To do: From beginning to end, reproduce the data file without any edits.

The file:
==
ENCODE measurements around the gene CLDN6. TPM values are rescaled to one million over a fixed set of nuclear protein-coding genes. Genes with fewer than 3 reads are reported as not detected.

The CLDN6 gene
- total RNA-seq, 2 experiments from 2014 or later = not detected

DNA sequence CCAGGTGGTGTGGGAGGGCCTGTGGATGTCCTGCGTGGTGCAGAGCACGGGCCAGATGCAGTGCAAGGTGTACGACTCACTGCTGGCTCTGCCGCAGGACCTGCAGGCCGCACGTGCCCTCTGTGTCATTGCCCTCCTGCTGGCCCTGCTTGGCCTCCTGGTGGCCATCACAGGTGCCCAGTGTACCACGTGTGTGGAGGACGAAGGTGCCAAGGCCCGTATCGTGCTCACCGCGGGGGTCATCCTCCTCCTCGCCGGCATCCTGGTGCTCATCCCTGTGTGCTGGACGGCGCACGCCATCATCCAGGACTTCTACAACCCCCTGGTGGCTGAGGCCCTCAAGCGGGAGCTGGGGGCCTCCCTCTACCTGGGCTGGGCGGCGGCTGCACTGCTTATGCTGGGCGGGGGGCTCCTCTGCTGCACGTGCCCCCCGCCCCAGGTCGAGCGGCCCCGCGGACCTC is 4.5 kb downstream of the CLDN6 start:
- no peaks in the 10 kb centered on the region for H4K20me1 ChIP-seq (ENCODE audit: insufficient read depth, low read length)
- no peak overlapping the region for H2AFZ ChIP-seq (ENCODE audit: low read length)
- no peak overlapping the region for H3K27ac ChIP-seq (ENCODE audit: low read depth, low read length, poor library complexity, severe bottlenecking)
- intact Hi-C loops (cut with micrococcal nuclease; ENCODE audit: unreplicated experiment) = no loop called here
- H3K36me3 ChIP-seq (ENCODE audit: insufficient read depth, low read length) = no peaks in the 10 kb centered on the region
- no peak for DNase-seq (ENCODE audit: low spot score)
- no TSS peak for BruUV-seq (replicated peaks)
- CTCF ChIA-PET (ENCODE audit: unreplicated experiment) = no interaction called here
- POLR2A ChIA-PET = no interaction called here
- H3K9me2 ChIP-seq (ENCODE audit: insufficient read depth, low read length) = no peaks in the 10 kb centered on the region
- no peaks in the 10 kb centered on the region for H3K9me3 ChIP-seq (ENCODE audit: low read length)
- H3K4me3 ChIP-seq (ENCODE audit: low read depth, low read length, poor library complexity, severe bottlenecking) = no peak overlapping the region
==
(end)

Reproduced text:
ENCODE measurements around the gene CLDN6. TPM values are rescaled to one million over a fixed set of nuclear protein-coding genes. Genes with fewer than 3 reads are reported as not detected.

The CLDN6 gene
- total RNA-seq, 2 experiments from 2014 or later = not detected

DNA sequence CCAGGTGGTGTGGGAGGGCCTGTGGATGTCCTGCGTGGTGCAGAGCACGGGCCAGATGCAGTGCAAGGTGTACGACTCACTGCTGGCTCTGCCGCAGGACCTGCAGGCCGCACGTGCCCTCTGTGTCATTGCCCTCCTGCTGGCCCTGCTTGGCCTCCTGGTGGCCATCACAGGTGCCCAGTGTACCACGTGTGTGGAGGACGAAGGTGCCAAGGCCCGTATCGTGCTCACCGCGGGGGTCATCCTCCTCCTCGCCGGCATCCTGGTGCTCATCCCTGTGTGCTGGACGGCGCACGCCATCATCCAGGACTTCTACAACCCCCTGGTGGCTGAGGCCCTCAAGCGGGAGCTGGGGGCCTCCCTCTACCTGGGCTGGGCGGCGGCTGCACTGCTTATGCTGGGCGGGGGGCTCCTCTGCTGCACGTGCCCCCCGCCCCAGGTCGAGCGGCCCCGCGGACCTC is 4.5 kb downstream of the CLDN6 start:
- no peaks in the 10 kb centered on the region for H4K20me1 ChIP-seq (ENCODE audit: insufficient read depth, low read length)
- no peak overlapping the region for H2AFZ ChIP-seq (ENCODE audit: low read length)
- no peak overlapping the region for H3K27ac ChIP-seq (ENCODE audit: low read depth, low read length, poor library complexity, severe bottlenecking)
- intact Hi-C loops (cut with micrococcal nuclease; ENCODE audit: unreplicated experiment) = no loop called here
- H3K36me3 ChIP-seq (ENCODE audit: insufficient read depth, low read length) = no peaks in the 10 kb centered on the region
- no peak for DNase-seq (ENCODE audit: low spot score)
- no TSS peak for BruUV-seq (replicated peaks)
- CTCF ChIA-PET (ENCODE audit: unreplicated experiment) = no interaction called here
- POLR2A ChIA-PET = no interaction called here
- H3K9me2 ChIP-seq (ENCODE audit: insufficient read depth, low read length) = no peaks in the 10 kb centered on the region
- no peaks in the 10 kb centered on the region for H3K9me3 ChIP-seq (ENCODE audit: low read length)
- H3K4me3 ChIP-seq (ENCODE audit: low read depth, low read length, poor library complexity, severe bottlenecking) = no peak overlapping the region